Result? His legislation passed, and voters rewarded him at the polls. “We’ve now won three cycles in a row—‘12, ‘14 and ‘16—where Republicans have gained seats in the legislature and have moved the state so far that we not only got Ron Johnson reelected, but, obviously, we for the first time since Reagan carried the state for a Republican presidential candidate,” he says.
Walker recently met with the House Republicans to share the lessons of his experience in Wisconsin. And he gave them a clear message: ignore the protests and do what you promised. If you do, voters will reward you as well.
Some Republicans on Capitol Hill are urging their leaders to slow down, but Walker says that is a mistake. “On Obamacare and tax reform, it’s a mistake to push it off until later this year or next year,” he says. This is for two reasons. First, Walker says, “the longer you wait, the more excuses there will be.” Squeamish legislators begin complaining “that it’s too close to the next election. We can’t do these things.” Members of Congress don’t get more courageous with time.
Second, he says, “You need time to show that it works.” If Republicans act now, the positive effects of their legislation will be felt before voters go to the polls in 2018 and Democrats won’t be able to demagogue their reforms. “All the protests in the world don’t have the kind of effect that the protesters want if people see their lives getting better,” Walker says. Tax reform will be “like pouring jet fuel into our economic engine. And then, no matter what people think about some of these other issues—building the wall, the travel issues and other things—suddenly people start seeing things that are having a positive impact in their life. And even if they don’t care as much about the other issues, they see progress, and that’s what people want. They want progress.”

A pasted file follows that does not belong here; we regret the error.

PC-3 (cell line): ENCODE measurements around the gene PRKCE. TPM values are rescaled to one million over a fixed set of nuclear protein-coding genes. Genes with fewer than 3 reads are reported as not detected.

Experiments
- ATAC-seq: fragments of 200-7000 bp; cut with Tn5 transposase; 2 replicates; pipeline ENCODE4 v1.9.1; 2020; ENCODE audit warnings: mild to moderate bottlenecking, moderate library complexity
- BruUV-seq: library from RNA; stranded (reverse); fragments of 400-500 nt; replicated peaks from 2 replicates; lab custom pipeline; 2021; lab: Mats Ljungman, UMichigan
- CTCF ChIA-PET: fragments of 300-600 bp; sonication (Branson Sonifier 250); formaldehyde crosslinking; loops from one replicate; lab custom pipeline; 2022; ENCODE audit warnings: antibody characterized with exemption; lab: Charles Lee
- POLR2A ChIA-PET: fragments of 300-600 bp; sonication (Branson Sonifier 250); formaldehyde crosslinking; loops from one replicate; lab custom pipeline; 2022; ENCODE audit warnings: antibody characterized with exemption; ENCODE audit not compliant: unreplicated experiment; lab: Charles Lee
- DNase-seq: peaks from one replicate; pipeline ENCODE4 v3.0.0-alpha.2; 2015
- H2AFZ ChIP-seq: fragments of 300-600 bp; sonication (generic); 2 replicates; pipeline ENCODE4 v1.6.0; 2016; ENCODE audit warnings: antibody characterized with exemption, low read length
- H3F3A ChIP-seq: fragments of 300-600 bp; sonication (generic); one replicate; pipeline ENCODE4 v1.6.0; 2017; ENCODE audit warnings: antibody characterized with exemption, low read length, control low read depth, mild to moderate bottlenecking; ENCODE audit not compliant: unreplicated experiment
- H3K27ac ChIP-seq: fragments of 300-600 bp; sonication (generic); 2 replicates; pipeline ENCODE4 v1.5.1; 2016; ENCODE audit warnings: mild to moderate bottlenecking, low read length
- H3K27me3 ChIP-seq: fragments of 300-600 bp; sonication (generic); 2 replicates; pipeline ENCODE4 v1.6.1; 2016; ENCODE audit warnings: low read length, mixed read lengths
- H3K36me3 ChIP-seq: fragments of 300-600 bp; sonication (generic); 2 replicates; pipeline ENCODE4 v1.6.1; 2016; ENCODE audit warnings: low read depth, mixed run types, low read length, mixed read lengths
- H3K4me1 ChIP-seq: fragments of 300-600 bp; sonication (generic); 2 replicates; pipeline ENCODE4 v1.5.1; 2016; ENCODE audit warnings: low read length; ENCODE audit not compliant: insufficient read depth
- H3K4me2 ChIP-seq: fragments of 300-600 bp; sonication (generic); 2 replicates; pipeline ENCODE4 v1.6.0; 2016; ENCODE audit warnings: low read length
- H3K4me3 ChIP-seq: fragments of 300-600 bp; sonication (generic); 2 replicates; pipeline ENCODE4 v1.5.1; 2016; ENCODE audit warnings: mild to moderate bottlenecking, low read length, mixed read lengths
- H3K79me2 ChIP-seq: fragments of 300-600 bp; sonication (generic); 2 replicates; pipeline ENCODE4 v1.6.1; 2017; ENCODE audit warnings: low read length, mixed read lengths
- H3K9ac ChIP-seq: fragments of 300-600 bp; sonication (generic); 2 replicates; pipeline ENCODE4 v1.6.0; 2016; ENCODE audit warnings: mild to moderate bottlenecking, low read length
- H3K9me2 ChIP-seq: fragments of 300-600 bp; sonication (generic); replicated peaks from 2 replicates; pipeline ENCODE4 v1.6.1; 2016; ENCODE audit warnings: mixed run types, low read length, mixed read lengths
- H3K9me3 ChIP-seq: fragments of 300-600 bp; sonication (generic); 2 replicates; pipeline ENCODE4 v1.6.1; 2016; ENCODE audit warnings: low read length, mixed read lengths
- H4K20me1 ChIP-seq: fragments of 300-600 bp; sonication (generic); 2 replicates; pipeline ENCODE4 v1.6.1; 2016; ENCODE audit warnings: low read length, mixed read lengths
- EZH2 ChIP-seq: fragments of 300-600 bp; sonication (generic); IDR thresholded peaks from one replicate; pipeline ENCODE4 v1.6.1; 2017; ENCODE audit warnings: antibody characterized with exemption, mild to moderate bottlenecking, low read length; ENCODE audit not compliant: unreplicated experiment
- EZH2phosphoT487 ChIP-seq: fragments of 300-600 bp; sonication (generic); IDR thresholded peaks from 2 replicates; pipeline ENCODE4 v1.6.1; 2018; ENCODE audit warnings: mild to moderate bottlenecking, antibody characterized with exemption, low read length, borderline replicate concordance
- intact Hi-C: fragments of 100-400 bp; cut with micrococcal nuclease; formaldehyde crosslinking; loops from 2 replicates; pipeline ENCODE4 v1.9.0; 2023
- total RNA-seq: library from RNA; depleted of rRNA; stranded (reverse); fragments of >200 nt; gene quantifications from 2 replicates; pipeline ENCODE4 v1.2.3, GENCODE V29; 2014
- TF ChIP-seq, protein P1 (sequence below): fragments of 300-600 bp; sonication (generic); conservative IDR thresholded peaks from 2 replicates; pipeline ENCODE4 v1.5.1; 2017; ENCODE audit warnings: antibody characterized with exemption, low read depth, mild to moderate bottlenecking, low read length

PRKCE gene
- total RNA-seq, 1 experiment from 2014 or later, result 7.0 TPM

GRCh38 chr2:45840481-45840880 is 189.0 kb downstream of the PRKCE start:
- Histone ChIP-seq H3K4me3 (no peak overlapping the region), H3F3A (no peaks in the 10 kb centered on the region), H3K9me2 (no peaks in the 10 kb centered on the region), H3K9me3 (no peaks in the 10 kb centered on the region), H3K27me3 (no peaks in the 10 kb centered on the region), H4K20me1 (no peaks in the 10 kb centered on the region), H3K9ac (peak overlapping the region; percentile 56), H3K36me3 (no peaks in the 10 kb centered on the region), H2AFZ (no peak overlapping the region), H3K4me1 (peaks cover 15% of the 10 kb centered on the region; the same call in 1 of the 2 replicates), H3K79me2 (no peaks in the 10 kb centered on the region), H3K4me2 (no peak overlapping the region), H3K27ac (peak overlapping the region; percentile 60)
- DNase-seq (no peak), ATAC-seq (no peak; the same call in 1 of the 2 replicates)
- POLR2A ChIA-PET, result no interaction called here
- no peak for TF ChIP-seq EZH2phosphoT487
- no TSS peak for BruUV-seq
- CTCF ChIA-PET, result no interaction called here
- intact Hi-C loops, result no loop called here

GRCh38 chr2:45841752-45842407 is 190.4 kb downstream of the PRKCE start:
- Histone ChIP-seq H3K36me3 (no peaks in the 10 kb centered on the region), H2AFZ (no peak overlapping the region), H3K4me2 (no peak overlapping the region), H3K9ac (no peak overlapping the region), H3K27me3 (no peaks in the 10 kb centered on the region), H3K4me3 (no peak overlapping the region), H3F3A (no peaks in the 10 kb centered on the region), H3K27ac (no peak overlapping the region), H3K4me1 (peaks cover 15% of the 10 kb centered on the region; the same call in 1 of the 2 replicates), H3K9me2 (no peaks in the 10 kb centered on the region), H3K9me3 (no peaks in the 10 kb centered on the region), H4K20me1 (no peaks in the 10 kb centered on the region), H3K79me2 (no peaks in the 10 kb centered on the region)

Once Republicans pass health care and tax reform legislation, they need to keep reforming. “You don’t get political capital by hoarding it. You get it by reinvesting it. So every time you have a political victory and you get one reform done, instead of sitting back, you need to reinvest that to the next one you’ve got teed up and keep ahead of the curve.” If they do so, voters will say “these guys are leading. They are actually getting things done. They’re pushing reforms. I may not agree with every one of them, but they’re doing the things they said they’re going to do.”
The left will protest, but ultimately those protests will backfire, Walker says. “The trend we saw in Wisconsin, which appears to be happening nationwide, is they overreact ... because they’re just blinded by their rage. If opposition is just rage, I think everyday citizens see that. People start to look at them and say, that’s not who we are.”
The worst possible outcome will be for Republicans to break their word and do nothing. “Voters are sick and tired of people who they think talk a lot, but they don’t get anything done,” Walker says. If Republicans don’t deliver, he warns, then the protests will only grow bigger—because they will be populated not just by angry liberals, but angry conservatives furious that Republicans failed to keep their promises.